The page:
- By regressing convertible returns versus the S&P 500 and the Bloomberg Barclays Aggregate U.S. Bond Index (BarCap Aggregate), and using the betas to create a blended portfolio, the return of that portfolio falls 215 basis points short of the return of convertibles, as shown in Figure 2.
- Since 1999, the total return of the S&P 500 is +6.14%, the BarCap Aggregate is +4.56%, and a 60/40 blend of the two is +5.80%. Convertibles exceeded this by 194 basis points to return +7.74%.
- When extending the analysis to include high yield, the blended portfolio (47% S&P 500 / 50% High Yield / 3% BarCap Aggregate) still fell 138 basis points short of the return of convertibles.
Figure 2. Convertibles Outperform 60/40 Blend by 194 basis points per year
This demonstrates the fact that customary blends of stocks and bonds have not been able to match the return of convertibles over the long run. The data is clear and indisputable.
Classic Mean-Variance Optimization Allocates a High Percentage to Convertibles and Achieves Significant Improvement in Risk Adjusted Returns and Sharpe Ratios
The classic one-step mean variance optimization methodology was introduced by Harry Markowitz, the Nobel Prize winning economist, in 1952 as a part of his Modern Portfolio Theory (MPT) framework. The method is inherently backward (ex-post) looking and relies on average historical asset class returns, their standard deviations, and the covariance of asset class returns. We performed the optimization process across a wide variety of target risk levels (ranging from highly risk averse to highly risk tolerant), time frames, and a range of asset classes and asset class categories – both with and without convertibles in the analysis. As illustrated in Table 1, in all cases, convertibles were included in the most optimal portfolios, leading to reduced risk and significantly higher returns and Sharpe ratios.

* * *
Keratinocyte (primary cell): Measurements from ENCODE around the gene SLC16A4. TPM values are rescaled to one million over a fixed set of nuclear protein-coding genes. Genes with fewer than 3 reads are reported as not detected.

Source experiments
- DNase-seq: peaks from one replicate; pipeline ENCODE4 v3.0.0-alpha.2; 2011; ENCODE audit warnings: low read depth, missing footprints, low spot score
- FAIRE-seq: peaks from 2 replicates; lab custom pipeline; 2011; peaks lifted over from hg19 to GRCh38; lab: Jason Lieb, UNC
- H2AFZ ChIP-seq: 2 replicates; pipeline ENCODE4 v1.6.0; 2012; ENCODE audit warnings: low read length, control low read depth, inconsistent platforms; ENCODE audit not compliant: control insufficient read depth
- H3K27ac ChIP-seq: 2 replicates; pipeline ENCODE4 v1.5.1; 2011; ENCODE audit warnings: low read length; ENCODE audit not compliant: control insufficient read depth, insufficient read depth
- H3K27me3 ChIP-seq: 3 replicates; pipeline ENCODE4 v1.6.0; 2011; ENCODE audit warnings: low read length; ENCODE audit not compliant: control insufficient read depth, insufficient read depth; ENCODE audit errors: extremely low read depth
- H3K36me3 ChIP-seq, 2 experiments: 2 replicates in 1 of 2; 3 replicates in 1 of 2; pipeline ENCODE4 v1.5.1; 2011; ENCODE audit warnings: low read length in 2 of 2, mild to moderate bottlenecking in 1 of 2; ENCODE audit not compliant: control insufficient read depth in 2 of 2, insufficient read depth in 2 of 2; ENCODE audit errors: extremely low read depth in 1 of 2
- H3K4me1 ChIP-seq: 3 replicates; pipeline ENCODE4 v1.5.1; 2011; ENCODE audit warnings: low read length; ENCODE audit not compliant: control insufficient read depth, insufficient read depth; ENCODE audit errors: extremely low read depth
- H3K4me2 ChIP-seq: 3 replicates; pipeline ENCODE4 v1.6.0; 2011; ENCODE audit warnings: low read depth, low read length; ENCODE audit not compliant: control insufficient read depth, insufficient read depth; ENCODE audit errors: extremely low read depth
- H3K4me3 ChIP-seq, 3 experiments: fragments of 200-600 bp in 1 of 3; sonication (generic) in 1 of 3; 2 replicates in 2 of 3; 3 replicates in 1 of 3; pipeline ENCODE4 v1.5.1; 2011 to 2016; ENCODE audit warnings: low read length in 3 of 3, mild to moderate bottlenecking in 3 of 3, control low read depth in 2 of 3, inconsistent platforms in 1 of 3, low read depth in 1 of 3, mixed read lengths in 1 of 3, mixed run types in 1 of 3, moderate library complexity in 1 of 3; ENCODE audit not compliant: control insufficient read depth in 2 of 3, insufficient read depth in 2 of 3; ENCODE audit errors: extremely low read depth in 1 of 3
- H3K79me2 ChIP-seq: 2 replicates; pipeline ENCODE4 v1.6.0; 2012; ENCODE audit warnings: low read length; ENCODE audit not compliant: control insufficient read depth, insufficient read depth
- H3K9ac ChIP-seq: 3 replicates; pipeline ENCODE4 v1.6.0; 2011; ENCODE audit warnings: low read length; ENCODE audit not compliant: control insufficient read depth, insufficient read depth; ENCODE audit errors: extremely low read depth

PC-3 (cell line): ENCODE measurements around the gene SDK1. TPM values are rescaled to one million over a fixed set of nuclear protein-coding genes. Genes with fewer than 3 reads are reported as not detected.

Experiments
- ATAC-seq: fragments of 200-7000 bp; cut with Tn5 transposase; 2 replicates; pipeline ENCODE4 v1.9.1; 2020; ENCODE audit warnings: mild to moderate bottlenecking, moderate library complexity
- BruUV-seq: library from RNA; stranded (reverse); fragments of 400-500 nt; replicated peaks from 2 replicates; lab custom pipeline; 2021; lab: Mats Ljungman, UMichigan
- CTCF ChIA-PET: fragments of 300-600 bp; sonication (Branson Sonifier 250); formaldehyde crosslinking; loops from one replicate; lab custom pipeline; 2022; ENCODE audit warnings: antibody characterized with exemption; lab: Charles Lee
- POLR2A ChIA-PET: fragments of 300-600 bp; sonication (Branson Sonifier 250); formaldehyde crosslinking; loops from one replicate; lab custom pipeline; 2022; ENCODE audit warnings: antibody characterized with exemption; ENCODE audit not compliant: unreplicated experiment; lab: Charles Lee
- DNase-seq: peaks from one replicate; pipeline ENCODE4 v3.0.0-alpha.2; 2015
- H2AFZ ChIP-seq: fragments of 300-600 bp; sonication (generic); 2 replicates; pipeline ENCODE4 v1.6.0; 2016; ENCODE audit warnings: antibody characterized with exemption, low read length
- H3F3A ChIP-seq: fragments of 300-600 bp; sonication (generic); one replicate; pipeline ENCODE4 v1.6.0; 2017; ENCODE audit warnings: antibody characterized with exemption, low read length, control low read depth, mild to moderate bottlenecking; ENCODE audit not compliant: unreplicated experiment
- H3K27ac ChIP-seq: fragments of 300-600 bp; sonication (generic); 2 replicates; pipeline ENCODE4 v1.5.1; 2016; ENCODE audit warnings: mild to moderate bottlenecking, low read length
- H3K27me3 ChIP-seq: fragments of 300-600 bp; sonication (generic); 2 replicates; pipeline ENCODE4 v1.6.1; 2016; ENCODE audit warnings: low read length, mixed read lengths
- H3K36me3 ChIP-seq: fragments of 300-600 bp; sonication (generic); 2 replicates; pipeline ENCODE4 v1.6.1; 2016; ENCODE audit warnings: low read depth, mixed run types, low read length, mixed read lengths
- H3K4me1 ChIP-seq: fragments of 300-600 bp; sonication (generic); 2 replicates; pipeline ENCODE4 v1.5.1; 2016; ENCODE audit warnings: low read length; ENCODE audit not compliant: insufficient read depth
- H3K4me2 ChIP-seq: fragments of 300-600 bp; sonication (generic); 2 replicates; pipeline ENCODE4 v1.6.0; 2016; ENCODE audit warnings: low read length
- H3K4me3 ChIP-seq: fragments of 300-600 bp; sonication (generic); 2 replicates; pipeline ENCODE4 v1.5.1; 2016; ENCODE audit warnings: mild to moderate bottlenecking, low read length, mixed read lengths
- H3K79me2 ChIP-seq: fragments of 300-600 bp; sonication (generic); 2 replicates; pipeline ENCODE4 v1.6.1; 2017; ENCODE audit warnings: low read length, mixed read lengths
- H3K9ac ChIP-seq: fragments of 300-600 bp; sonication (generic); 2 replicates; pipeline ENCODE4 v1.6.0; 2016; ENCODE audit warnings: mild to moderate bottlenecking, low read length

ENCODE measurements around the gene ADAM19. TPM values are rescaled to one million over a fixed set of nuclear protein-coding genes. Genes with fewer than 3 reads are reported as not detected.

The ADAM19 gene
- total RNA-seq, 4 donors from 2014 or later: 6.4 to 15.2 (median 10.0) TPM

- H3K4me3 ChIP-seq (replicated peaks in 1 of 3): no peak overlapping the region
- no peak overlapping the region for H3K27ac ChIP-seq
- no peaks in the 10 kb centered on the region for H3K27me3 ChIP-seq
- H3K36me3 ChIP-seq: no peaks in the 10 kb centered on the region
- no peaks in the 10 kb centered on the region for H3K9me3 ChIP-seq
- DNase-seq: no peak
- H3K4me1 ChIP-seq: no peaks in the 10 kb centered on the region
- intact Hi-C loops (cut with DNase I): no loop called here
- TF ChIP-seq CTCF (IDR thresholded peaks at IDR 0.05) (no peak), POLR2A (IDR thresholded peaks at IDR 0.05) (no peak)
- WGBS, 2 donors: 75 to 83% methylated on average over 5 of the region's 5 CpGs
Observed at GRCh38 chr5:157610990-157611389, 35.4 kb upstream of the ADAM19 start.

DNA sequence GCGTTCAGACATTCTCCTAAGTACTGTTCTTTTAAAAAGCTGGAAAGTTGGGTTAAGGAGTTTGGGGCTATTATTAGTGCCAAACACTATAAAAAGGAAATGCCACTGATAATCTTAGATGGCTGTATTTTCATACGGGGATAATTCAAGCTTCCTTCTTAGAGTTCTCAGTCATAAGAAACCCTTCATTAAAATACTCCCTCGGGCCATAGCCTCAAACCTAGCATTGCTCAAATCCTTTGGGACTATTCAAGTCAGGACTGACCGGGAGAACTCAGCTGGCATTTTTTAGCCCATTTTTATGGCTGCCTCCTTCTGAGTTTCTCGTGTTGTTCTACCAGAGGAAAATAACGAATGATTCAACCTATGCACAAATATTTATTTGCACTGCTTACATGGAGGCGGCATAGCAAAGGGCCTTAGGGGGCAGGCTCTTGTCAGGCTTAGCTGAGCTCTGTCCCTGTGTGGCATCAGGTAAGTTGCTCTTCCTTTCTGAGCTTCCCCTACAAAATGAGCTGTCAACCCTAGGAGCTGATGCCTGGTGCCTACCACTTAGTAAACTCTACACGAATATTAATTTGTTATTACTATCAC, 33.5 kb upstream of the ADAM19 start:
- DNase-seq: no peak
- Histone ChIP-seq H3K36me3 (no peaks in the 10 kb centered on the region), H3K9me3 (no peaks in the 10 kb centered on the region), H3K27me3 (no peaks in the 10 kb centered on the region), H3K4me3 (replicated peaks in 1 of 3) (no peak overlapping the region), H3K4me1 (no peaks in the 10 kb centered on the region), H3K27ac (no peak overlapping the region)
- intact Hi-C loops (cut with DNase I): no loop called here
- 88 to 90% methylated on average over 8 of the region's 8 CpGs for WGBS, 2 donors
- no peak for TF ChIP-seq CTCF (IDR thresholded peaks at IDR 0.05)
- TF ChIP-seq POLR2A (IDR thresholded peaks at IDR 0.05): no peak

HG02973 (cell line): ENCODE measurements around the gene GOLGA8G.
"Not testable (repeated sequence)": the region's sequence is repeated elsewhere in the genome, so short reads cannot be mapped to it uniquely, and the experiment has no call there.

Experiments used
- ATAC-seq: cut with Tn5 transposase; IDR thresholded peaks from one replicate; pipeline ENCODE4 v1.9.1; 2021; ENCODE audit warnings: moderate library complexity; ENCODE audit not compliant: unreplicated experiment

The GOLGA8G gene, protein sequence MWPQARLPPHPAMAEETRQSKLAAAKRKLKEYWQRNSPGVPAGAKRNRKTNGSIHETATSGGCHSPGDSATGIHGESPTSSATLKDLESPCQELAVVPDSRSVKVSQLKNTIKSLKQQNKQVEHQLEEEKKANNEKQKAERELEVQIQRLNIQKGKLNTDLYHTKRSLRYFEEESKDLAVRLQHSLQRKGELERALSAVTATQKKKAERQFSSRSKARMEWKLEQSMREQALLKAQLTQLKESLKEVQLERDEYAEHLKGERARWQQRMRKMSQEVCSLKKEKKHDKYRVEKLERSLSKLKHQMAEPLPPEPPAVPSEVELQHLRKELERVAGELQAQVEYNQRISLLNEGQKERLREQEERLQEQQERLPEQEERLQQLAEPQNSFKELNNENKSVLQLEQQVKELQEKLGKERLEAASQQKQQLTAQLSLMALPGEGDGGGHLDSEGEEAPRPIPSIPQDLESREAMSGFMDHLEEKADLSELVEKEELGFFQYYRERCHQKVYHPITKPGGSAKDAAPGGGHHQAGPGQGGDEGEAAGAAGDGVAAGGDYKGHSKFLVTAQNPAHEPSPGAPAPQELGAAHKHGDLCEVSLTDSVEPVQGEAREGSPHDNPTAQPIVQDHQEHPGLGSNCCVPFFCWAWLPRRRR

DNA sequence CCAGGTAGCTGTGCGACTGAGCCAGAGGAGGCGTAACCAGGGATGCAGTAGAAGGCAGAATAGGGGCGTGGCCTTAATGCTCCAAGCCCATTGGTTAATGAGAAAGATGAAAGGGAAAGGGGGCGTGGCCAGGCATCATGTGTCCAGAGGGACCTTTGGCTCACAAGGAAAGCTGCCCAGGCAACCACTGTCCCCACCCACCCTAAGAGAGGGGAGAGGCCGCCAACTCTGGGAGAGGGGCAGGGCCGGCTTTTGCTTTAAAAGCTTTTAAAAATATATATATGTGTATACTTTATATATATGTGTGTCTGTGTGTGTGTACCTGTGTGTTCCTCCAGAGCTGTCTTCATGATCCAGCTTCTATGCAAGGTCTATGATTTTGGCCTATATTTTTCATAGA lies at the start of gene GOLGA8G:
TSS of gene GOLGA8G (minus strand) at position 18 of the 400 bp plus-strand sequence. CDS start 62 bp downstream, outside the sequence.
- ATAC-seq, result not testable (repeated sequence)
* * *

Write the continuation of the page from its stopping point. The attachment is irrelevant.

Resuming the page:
Table 1. All Mean-Variance Optimization Trials Resulted in Significant Convertible Allocations, and Enhanced Risk, Return, and Sharpe Ratio Metrics Relative to a 60/40 Blended Portfolio
1973 to 2018: Using annual data since 1973 without a constraint on the weight of convertibles, the optimizer assigns a 43% allocation to convertibles at a moderately high risk tolerance level resulting in a Sharpe Ratio 15% higher than the 60/40 blend of stocks and bonds. We recognize that plans may not allocate as much as 43% to convertibles, however, this allocation produces optimal results under mean-variance simulations.
1988-2019: Using monthly data since 1988, including high yield and investment grade corporates, the BarCap Aggregate, and two convertible indices (with and without mandatory convertibles), we found a 14% allocation to convertibles for the moderately high risk tolerance optimal portfolio. The Sharpe ratio was increased by 12% in the moderately high risk tolerance portfolio driven by a 72 basis points lower standard deviation and 22 basis points higher return than the 60/40 portfolio.
1999-2019: Using monthly data since 1999, including 32 asset class indices and category level sub-indices (growth/value, small/mid/large cap, high yield/investment grade), we found that convertibles were included in every allocation model regardless of the constraints applied against convertibles.
- For moderately high risk optimized portfolios, the Sharpe ratio was increased 92% relative to the 60/40 blend due to a reduction of standard deviation of over 200 basis points, and increased return of over 170 basis points.